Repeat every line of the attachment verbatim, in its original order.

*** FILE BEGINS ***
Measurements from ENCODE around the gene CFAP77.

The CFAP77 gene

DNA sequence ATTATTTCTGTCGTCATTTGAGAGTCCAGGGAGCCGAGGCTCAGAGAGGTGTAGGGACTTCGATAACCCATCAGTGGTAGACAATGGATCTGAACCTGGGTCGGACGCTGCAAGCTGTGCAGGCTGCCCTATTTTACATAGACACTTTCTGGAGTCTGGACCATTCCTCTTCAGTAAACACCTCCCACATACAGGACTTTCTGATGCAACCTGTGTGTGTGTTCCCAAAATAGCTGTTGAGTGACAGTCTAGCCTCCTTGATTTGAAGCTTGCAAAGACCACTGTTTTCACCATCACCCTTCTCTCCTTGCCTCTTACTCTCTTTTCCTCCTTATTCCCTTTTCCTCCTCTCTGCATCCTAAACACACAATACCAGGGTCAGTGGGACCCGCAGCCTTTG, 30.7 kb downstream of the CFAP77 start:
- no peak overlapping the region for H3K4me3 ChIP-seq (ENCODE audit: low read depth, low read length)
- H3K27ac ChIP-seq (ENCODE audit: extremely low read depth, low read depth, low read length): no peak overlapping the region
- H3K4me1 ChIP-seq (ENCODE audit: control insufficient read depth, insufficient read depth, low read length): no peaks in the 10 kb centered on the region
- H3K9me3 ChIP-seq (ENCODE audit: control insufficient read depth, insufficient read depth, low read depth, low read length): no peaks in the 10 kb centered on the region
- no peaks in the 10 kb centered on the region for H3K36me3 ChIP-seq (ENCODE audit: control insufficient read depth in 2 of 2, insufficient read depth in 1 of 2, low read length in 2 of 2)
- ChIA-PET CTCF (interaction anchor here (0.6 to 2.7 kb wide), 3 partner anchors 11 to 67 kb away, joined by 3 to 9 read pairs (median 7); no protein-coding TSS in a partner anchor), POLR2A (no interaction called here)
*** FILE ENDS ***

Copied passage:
Measurements from ENCODE around the gene CFAP77.

The CFAP77 gene

DNA sequence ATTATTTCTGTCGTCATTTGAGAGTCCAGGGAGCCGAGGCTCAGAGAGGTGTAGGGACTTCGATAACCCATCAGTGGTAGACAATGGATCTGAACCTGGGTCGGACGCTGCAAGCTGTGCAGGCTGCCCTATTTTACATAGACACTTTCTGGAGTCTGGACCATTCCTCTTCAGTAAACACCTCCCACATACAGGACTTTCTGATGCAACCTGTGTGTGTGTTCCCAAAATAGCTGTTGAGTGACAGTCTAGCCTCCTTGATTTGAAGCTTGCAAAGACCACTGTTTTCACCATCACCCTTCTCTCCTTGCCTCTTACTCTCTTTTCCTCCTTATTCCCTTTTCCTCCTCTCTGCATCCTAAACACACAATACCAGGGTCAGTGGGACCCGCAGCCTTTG, 30.7 kb downstream of the CFAP77 start:
- no peak overlapping the region for H3K4me3 ChIP-seq (ENCODE audit: low read depth, low read length)
- H3K27ac ChIP-seq (ENCODE audit: extremely low read depth, low read depth, low read length): no peak overlapping the region
- H3K4me1 ChIP-seq (ENCODE audit: control insufficient read depth, insufficient read depth, low read length): no peaks in the 10 kb centered on the region
- H3K9me3 ChIP-seq (ENCODE audit: control insufficient read depth, insufficient read depth, low read depth, low read length): no peaks in the 10 kb centered on the region
- no peaks in the 10 kb centered on the region for H3K36me3 ChIP-seq (ENCODE audit: control insufficient read depth in 2 of 2, insufficient read depth in 1 of 2, low read length in 2 of 2)
- ChIA-PET CTCF (interaction anchor here (0.6 to 2.7 kb wide), 3 partner anchors 11 to 67 kb away, joined by 3 to 9 read pairs (median 7); no protein-coding TSS in a partner anchor), POLR2A (no interaction called here)